Sergeant Stubby, who served during World War I, is perhaps the most famous and most decorated American dog war hero. He served in 17 battles and is the only canine to earn rank in the military. And if it weren’t for a daring young soldier, Stubby might never have served at all.Continue Reading
In April of 1917, the United States entered World War I. The 102nd Infantry, 26th Yankee Division began training on the grounds at Yale University, readying for an eventual deployment. That’s when a puppy, just weeks old, wandered into the camp. The troops loved him, took him in, and he soon became the division’s beloved mascot.
When it came time for troops to ship to Europe, Corporal J. Robert Conroy snuck Stubby into a coal bin for the trip to Europe on the SS Minnesota. He even hid the pup in his overcoat while disembarking. It wasn’t long, however, before Conroy’s commanding officer found Stubby.
This is when, according to legend, Stubby saluted the commanding officer - as he had been trained in camp by the division. After that, the story says, he was allowed to stay. He went on to do many great things while serving, not the least of which was boost morale. He found injured soldiers, warned of incoming artillery shells and detected poison gas (after being injured by mustard gas, he was even given his own custom-fitted gas mask). Even after being injured by a grenade, he would return to keep injured troops company.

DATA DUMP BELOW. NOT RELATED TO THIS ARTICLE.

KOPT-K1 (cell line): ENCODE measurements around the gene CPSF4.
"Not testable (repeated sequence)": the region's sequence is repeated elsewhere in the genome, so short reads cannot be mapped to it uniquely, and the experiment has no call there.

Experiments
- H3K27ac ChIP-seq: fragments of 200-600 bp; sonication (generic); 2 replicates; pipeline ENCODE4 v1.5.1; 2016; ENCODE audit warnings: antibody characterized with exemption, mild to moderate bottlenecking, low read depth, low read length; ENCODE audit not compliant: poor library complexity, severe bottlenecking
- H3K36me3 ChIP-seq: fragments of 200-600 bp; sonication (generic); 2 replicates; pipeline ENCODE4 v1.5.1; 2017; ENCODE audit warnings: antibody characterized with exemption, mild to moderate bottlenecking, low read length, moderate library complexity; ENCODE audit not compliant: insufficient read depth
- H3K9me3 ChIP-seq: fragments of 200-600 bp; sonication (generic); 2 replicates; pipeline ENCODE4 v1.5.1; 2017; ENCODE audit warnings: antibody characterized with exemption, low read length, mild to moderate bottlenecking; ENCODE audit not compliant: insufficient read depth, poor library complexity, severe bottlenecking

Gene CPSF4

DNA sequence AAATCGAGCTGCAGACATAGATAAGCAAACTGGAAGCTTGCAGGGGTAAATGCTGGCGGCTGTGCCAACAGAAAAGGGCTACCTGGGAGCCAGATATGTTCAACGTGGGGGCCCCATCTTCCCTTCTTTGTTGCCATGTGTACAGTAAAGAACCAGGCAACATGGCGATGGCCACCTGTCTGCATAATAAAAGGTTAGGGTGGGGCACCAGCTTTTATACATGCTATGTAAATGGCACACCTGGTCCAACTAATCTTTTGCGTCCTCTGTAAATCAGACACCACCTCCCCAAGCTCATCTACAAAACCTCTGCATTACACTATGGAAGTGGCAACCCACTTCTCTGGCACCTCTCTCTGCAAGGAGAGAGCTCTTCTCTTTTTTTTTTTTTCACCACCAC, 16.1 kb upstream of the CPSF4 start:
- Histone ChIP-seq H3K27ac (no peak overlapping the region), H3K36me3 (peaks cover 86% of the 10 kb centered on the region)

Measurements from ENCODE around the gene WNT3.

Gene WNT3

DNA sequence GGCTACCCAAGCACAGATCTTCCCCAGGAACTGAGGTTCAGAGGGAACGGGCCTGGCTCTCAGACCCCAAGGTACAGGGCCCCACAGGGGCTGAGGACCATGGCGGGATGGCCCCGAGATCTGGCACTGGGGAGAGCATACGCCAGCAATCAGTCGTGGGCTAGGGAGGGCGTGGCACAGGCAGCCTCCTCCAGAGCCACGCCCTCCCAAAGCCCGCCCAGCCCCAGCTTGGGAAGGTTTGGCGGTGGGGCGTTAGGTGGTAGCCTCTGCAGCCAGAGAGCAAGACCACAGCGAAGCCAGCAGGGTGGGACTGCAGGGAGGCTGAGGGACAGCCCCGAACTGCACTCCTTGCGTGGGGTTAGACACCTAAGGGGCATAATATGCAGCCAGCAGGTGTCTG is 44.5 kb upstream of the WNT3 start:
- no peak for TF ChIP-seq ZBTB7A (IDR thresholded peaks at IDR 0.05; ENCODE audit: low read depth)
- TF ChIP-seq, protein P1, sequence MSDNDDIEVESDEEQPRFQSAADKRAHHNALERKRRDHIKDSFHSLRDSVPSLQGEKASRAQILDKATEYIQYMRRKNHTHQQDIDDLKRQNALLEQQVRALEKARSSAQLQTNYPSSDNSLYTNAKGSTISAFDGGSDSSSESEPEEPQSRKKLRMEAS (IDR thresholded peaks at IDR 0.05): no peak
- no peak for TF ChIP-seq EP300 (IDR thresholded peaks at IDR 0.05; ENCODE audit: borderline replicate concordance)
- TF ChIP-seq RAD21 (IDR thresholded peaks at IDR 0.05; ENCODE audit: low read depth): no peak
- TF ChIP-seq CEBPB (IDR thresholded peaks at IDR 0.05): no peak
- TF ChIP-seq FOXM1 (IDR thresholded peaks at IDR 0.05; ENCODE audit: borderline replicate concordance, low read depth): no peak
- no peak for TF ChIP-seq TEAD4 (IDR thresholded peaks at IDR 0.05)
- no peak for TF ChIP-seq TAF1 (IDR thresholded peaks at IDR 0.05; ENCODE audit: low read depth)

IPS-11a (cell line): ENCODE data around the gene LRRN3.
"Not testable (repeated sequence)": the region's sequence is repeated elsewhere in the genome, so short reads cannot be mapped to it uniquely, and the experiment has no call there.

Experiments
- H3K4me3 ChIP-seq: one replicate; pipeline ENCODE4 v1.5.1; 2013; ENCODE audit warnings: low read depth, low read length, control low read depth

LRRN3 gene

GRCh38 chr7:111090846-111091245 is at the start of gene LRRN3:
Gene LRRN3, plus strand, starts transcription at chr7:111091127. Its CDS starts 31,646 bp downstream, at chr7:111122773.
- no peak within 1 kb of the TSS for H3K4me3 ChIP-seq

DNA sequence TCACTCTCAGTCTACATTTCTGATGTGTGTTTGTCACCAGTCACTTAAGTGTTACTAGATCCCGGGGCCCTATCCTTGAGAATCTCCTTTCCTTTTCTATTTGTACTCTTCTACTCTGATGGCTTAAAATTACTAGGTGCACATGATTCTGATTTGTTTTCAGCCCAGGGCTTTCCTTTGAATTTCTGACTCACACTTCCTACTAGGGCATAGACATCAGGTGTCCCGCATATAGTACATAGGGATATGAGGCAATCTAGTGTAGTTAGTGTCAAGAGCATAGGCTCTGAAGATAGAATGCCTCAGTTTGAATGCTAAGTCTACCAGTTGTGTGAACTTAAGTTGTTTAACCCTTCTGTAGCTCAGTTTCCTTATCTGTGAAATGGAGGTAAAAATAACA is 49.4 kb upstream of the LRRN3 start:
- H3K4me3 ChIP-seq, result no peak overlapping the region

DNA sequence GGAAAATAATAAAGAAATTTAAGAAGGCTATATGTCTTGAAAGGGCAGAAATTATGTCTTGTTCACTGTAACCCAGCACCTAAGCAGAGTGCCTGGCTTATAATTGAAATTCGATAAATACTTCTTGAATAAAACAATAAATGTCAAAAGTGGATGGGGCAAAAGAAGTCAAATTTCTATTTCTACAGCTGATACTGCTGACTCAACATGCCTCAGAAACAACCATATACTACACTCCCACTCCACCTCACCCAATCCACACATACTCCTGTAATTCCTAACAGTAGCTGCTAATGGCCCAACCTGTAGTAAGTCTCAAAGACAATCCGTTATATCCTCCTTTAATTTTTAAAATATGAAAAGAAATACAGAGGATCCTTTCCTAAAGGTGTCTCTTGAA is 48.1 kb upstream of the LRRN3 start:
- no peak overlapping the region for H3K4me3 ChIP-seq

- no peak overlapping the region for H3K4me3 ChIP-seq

Perhaps his biggest claim to fame is biting and capturing a German spy, who was sent to the American side to map out their trenches. It was for this act that Stubby was awarded the rank of Sergeant in the 102nd Infantry by the commanding officer.
After the war, Stubby was smuggled back into the United States by Conroy. He was celebrated as a war hero, meeting presidents and high ranking military officials. After “retiring” from the military, Stubby later became the mascot for Georgetown University.Learn more about Military